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The faces of Chatroulette, frozen in time
Robbie Brannigan's haunting portraits of his Chatroulette partners tell silent stories of love and loneliness on the internet
 

(Photo by Robbie Brannigan)

Logging into Chatroulette is like a game — you huddle around the computer screen, alone or with friends, press a button, and wait for a face (or, often, a more R-rated body part) to pop into frame. It's meant to be somewhat anonymous, and fleeting. You can exit the realities you enter at any time, simply clicking "next" to move on to another world. But who are the people whose lives we pass through?

Robbie Brannigan's portrait series "Connected to Somebody" attempts to answer just that question. The series mixes traditional portrait photography with an unyielding examination of internet culture and its affect on social life.

(Photo by Robbie Brannigan)

Brannigan, a New Jersey native studying photography at Bard College, found the inspiration for the series while perusing Chatroulette in early 2012. "At first I wanted it to be more about the interaction between both people on Chatroulette," Brannigan said. But after using the online chat website, in which users are randomly paired and are free to leave each one-on-one chat at any time, Brannigan found it was more interesting to be a passive voyeur, letting other users find and leave him. "I decided early on that it was much stronger to focus on the people I was watching, and to frame the photographs to resemble standard portraiture."

Glancing at the faces of "Connected to Somebody," the images seem to be simple screenshots — hardly the work of an experienced photographer like Brannigan. (Though he is only 20 years old, Brannigan became involved with photography at 13 under the tutelage of his father, a long-time photo enthusiast.) But the portraits are more complex than they first appear. The final products are actually scans of printed, medium format film, which Brannigan achieved by setting up a tripod facing his desktop computer, turning off all the lights, zooming in on the faces of the subjects, and photographing them as they flitted into frame.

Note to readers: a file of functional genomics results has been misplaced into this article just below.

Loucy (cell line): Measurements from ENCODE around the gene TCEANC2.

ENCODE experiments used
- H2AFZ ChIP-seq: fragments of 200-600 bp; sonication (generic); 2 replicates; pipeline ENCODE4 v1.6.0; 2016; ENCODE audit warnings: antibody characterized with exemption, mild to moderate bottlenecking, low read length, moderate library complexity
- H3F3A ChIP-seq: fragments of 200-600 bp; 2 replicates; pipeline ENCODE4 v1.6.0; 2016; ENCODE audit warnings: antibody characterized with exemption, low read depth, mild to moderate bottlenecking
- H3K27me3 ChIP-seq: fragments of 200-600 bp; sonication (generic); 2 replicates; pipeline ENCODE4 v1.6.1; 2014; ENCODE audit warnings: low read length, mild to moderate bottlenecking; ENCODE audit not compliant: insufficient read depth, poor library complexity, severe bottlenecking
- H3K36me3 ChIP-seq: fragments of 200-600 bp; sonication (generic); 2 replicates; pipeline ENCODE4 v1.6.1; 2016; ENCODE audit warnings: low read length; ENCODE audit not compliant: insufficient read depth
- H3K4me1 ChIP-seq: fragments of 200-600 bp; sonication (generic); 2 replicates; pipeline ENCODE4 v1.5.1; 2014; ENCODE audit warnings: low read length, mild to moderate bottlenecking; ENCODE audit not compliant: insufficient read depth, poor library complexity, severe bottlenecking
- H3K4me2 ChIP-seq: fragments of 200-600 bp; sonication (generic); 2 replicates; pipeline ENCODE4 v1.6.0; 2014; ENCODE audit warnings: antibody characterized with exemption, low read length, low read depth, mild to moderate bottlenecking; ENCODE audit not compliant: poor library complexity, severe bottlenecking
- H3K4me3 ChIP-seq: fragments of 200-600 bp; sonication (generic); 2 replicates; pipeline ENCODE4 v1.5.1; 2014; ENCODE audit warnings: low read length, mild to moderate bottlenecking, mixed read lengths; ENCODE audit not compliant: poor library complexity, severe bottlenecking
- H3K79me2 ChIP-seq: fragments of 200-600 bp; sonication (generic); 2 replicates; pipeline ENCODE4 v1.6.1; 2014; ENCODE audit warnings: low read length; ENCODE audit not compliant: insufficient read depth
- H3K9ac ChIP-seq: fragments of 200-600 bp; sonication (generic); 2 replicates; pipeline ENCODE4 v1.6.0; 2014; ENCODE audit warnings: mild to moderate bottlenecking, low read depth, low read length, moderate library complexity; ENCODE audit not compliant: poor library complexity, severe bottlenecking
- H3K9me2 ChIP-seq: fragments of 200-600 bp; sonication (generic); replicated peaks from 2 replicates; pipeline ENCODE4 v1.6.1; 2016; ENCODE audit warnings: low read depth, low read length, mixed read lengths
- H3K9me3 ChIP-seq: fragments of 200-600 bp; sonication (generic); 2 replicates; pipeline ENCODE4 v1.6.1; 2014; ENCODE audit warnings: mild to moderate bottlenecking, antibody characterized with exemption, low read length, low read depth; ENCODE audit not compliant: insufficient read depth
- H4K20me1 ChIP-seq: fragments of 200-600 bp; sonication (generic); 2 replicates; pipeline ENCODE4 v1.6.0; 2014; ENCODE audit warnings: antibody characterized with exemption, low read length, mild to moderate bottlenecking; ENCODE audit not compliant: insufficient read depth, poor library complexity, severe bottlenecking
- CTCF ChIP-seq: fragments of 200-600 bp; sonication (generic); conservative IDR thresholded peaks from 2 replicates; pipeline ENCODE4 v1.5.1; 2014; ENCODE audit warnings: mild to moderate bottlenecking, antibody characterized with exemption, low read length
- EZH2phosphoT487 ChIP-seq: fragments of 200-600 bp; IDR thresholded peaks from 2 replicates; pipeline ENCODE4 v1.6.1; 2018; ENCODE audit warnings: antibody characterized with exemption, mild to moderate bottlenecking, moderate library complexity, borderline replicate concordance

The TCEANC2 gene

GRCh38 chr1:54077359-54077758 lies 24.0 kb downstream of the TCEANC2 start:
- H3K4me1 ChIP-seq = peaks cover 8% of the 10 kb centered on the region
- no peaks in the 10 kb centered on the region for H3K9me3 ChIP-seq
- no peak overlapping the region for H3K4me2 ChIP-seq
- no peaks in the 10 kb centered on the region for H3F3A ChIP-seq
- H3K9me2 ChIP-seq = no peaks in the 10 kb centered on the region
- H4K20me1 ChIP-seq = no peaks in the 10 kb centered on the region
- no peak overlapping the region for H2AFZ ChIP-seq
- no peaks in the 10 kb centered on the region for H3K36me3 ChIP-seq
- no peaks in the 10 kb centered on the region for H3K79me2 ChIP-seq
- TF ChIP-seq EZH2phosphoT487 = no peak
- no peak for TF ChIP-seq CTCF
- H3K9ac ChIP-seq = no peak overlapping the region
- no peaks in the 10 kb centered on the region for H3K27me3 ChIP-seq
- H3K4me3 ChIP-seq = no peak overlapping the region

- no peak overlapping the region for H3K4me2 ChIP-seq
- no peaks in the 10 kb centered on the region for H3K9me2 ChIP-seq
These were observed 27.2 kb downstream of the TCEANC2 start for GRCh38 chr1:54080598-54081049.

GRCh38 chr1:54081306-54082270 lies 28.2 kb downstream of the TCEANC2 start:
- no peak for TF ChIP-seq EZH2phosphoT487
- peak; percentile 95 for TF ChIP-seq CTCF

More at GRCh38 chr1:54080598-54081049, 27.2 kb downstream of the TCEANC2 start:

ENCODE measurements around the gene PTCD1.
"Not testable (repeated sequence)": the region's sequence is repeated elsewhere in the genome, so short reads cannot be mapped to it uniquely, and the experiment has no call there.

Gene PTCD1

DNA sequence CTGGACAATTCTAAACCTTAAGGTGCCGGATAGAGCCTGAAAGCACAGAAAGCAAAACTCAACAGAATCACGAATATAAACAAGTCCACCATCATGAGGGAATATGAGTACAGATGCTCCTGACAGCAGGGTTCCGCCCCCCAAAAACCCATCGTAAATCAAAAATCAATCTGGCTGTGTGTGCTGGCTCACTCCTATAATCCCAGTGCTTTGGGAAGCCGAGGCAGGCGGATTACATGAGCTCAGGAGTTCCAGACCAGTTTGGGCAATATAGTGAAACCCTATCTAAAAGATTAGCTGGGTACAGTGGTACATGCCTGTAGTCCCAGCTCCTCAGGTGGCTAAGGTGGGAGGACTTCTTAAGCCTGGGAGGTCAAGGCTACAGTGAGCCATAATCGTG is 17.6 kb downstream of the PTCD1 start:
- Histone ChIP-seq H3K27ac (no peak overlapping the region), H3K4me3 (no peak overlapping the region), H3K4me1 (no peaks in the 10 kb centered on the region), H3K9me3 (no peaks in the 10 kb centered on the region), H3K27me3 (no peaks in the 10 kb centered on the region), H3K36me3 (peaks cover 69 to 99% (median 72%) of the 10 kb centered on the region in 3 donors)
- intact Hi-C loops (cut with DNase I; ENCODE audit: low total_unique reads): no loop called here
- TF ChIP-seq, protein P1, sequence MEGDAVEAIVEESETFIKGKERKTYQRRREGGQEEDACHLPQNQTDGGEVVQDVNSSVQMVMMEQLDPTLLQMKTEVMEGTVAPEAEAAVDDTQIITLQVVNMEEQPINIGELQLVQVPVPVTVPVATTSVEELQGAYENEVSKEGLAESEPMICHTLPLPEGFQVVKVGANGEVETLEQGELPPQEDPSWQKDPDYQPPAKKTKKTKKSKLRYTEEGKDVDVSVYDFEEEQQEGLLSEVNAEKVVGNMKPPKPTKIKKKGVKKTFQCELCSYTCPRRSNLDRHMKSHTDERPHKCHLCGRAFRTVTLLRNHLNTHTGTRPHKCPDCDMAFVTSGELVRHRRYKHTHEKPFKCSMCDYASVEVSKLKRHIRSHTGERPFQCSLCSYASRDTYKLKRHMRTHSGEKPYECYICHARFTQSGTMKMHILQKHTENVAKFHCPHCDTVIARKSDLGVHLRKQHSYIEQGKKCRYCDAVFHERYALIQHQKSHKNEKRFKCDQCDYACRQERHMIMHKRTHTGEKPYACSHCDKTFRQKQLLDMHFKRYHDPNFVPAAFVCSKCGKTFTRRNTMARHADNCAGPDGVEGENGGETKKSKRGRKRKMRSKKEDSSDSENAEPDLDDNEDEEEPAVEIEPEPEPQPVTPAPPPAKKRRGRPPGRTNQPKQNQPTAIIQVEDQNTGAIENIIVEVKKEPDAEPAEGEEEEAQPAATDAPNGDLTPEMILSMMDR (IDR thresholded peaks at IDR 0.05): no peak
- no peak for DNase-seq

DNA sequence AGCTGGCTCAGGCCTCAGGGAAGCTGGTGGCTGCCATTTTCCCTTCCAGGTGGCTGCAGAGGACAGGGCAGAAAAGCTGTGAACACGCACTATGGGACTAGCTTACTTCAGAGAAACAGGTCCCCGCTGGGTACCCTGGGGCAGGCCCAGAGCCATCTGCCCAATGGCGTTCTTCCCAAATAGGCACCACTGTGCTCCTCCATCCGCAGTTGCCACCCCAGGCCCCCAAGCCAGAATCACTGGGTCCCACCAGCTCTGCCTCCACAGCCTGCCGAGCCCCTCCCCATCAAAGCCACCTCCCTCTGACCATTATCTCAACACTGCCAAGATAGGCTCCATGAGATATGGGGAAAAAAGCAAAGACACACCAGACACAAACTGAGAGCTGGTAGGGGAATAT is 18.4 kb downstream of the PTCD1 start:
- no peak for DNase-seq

(Photo by Robbie Brannigan)

The portraits are a far cry from the usual razor-sharp images gleaned from a DSLR. They're rough and raw, with layers of pixels from the subject's computer screen, Brannigan's own computer screen, and an overall grain from the film. "There are all these physical layers between myself and these men, and I wanted to make that apparent," Brannigan said.

"Connected to Somebody" makes permanent one of the most fleeting types of online communication and examines loneliness in a uniquely modern way. Brannigan, who spends much of his time on the internet, hopes that "Connected to Somebody" illuminates the true nature of a platform like Chatroulette as more than some naughty web game. "I think that most people stigmatize online communication, labeling it as something far removed from the real thing. I wanted to show that these people aren't looking for something superficial," he said. "It's not about going to Chatroulette and getting naked just because you're bored and horny, it's about needing to feel the attention of another human, and doing what you have to do to get that."

(Photo by Robbie Brannigan)

(Photo by Robbie Brannigan)

(Photo by Robbie Brannigan)

For more of Brannigan's work and the remainder of the "Connected to Somebody" series, see his website.

 
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